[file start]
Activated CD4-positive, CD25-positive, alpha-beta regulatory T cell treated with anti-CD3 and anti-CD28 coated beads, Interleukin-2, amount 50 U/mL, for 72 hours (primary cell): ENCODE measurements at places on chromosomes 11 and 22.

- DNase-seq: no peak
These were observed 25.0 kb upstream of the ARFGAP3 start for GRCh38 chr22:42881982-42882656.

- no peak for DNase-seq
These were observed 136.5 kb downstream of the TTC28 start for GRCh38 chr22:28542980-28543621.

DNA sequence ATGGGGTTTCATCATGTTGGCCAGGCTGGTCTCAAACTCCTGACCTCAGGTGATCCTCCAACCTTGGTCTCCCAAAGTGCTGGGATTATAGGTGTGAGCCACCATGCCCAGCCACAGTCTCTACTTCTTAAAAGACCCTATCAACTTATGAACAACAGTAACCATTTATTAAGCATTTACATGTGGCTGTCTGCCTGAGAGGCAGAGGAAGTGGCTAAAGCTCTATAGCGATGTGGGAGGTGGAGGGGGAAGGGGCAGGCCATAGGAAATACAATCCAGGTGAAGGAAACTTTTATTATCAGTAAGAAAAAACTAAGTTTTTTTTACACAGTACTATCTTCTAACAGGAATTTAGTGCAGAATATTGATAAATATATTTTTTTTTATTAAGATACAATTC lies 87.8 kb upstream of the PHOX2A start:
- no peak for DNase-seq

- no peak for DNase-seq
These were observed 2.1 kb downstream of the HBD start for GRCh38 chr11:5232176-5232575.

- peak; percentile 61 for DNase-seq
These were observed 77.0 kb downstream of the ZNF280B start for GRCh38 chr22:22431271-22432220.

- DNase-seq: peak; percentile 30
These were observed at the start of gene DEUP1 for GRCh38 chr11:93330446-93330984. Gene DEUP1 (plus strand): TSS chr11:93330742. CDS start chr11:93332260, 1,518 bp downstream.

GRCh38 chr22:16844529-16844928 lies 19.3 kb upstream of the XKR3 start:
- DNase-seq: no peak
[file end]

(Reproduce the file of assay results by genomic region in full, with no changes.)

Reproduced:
Activated CD4-positive, CD25-positive, alpha-beta regulatory T cell treated with anti-CD3 and anti-CD28 coated beads, Interleukin-2, amount 50 U/mL, for 72 hours (primary cell): ENCODE measurements at places on chromosomes 11 and 22.

- DNase-seq: no peak
These were observed 25.0 kb upstream of the ARFGAP3 start for GRCh38 chr22:42881982-42882656.

- no peak for DNase-seq
These were observed 136.5 kb downstream of the TTC28 start for GRCh38 chr22:28542980-28543621.

DNA sequence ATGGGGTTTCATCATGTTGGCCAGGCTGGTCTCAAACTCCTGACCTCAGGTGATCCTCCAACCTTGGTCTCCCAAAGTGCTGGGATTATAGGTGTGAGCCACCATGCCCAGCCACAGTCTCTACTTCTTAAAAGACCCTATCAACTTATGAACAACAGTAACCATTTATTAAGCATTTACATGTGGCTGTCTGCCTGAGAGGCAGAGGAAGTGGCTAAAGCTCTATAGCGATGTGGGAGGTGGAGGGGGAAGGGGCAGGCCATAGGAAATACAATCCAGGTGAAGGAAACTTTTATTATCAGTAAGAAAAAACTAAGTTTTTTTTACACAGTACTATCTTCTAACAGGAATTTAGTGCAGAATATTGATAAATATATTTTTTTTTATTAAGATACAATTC lies 87.8 kb upstream of the PHOX2A start:
- no peak for DNase-seq

- no peak for DNase-seq
These were observed 2.1 kb downstream of the HBD start for GRCh38 chr11:5232176-5232575.

- peak; percentile 61 for DNase-seq
These were observed 77.0 kb downstream of the ZNF280B start for GRCh38 chr22:22431271-22432220.

- DNase-seq: peak; percentile 30
These were observed at the start of gene DEUP1 for GRCh38 chr11:93330446-93330984. Gene DEUP1 (plus strand): TSS chr11:93330742. CDS start chr11:93332260, 1,518 bp downstream.

GRCh38 chr22:16844529-16844928 lies 19.3 kb upstream of the XKR3 start:
- DNase-seq: no peak